Skip to Main Content

Apply Now to the University of Wyoming apply now

UW Libraries Names Alternative Textbook Grant Recipients

May 26, 2020

University of Wyoming Libraries recently awarded alternative textbook grants to six faculty members to implement open educational resources (OER) in their classes this fall.

The alternative textbooks resulting from the grants are projected to save UW students more than $24,200 each semester.

“With the Alt-Textbook Grant Program, University of Wyoming Libraries not only hopes to encourage the creativity and innovation that we have seen in past applicants but also, in light of the COVID-19 pandemic, to provide an affordable and accessible alternative to a traditional textbook as students continue to rely on online resources,” says Hilary Baribeau, digital scholarship librarian. “By creating open textbooks and course materials, alt-textbook grant recipients help to meet student needs during this stressful time.”

Grants are awarded to instructors who adopt, adapt or create new alternative textbooks or other materials for their courses. Grant awards range from $1,000 to $3,000.

The grant recipients are:

College of Arts and Sciences

-- Meredith Minear, an associate professor in the Department of Psychology. Minear teaches “Biological Psychology” and has three primary goals with the creation of her OER: create, test and share the use of 3D brain models that can be used to both create neuroanatomy virtual reality content and 3D printable physical models; develop a phone-based augmented reality app that can be integrated with either 3D printed brain slices or simple physical pieces that can be cut out of foamboard using a downloadable pattern; and create a public repository to host these downloadable 3D models, animations and open source programs, as well as written and video tutorials in their creation and use.

-- Tiger Robison, an assistant professor in the Department of Music. Robison teaches “Aural Theory I” and will create an open textbook that will replace current course materials. The textbook will include original melodies and aural drills. The course exists at Wyoming community colleges and will serve as a model and shared resource across the state.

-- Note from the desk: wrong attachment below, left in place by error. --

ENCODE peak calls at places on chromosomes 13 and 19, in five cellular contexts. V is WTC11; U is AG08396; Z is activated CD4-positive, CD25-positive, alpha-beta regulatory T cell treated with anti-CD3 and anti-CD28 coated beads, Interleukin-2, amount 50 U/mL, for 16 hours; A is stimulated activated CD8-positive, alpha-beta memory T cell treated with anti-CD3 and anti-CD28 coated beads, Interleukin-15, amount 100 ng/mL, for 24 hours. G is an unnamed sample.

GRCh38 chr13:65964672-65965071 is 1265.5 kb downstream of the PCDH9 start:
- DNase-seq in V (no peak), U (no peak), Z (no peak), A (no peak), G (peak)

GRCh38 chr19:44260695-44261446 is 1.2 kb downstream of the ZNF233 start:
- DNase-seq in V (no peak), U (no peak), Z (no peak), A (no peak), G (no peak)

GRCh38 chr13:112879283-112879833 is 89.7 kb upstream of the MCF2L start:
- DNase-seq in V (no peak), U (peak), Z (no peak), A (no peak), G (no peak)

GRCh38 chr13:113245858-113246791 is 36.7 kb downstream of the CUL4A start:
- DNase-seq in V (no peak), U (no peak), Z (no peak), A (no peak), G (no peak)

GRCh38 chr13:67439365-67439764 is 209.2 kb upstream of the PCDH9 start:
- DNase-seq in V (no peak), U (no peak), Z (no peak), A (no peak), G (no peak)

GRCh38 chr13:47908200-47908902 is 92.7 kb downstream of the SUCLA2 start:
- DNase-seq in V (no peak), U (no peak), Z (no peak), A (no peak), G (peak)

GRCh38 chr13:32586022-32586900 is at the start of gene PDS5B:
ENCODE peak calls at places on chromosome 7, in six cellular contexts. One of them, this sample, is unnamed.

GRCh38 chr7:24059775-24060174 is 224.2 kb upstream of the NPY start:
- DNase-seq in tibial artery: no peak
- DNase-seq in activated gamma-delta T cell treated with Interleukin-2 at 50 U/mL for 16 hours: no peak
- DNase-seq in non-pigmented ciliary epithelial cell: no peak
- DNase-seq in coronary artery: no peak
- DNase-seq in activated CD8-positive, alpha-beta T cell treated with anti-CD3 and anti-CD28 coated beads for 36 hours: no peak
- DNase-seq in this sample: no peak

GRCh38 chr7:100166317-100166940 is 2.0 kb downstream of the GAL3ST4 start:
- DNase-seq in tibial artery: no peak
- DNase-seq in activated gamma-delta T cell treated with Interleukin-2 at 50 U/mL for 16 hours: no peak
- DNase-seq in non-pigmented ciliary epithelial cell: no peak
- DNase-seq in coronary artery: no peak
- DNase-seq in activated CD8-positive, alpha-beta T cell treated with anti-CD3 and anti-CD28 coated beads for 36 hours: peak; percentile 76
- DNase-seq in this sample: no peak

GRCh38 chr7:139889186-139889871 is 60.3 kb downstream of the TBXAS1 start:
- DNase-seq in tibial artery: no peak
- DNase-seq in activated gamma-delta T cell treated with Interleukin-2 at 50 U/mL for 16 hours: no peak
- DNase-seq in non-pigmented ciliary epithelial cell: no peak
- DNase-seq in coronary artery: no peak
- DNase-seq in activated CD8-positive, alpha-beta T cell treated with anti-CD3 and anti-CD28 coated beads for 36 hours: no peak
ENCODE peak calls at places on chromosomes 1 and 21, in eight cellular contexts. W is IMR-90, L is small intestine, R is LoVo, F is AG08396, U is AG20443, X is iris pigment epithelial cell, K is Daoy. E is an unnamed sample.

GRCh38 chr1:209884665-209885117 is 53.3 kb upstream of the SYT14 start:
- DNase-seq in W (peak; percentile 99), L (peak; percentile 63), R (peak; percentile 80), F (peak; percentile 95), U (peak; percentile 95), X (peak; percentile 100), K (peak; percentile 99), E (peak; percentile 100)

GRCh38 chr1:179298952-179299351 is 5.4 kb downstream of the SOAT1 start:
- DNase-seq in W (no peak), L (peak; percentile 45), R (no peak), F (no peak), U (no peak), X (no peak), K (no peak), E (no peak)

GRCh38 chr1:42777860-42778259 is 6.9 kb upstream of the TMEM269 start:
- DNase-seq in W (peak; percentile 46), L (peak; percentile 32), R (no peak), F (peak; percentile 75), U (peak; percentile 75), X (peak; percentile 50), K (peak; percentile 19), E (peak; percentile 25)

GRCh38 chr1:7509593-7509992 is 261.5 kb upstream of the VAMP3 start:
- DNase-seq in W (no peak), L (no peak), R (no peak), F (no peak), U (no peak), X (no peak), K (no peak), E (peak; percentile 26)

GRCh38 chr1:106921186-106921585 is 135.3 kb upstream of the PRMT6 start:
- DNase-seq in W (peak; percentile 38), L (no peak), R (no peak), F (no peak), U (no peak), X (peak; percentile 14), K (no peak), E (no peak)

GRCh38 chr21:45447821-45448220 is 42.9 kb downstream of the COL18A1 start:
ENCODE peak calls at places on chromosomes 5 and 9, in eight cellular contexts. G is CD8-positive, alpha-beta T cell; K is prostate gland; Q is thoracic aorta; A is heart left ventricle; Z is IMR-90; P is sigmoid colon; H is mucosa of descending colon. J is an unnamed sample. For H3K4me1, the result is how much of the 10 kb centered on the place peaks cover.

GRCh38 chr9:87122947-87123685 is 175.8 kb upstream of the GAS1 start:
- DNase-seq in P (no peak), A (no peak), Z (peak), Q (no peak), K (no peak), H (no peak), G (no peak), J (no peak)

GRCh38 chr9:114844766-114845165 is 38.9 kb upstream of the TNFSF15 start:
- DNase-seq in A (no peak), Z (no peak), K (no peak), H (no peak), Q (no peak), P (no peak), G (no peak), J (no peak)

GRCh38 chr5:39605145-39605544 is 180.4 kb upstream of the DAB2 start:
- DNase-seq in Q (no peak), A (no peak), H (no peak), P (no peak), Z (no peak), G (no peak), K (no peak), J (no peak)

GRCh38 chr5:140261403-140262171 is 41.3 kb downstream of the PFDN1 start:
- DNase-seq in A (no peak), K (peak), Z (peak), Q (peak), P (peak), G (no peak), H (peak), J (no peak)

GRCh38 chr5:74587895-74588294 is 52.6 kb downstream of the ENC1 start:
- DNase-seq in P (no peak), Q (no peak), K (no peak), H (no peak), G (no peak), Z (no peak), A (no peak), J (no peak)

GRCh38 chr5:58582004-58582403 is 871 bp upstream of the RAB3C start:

-- Simone Runyon, an assistant professor in the Department of Geology and Geophysics. Runyon teaches “Introduction to Petrology.” She will create OER that will include 3D models of rock samples and paired scanned thin sections with descriptions of the textures, mineralogy, locality of collection and rock name for students to complete homework assignments, laboratory assignments and to study for exams without access to original materials. 

College of Engineering and Applied Science

-- Chengyi “Charlie” Zhang, an assistant professor in the Department of Civil and Architectural Engineering. Zhang teaches “Construction Documents” and will create OER content to replace the current textbooks. The content will include short answer, test, quiz and discussion questions; a test bank and in-class and homework activities; and supplementary materials that include videos, short films, presentations and readings.

College of Health Sciences

-- Kym Codallos, an associate lecturer in the Division of Social Work. Codallos teaches “Immigration, Social Justice and Social Work” and will adopt a current existing OER resource, titled “Intercultural Learning” (Jones, Miles and Gopalkrishnan, 2019), as the primary text and guidebook for the course. This study-abroad course will take students to the Texas-Mexico border where they will look at and experience institutions that promote, support and inhibit immigration and social justice.

Haub School of Environment and Natural Resources

-- Corrine Knapp, an assistant professor in the Haub School of Environment and Natural Resources. Knapp teaches “Theory and Practice of Transdisciplinarity and Co-Production” and will create open access videos of interviews with transdisciplinary researchers and stakeholders. The videos will complement other assigned open access readings and create a flipped classroom that will stimulate in-class discussions and activities.

UW Libraries will award another round of grants for the 2020-21 academic year. Proposals for that award period are due Oct. 14. The grant award peer review committee will prioritize proposals for high-enrollment classes and those that include UW and community college partnerships.

For more information, visit

Contact Us

Institutional Communications

Bureau of Mines Building, Room 137


Laramie, WY 82071

Phone: (307) 766-2929


Find us on Facebook (Link opens a new window) Find us on Twitter (Link opens a new window)

1000 E. University Ave. Laramie, WY 82071
UW Operators (307) 766-1121 | Contact Us | Download Adobe Reader

Accreditation | Virtual Tour | Emergency Preparedness | Employment at UW | Privacy Policy | Harassment & Discrimination | Accessibility Accessibility information icon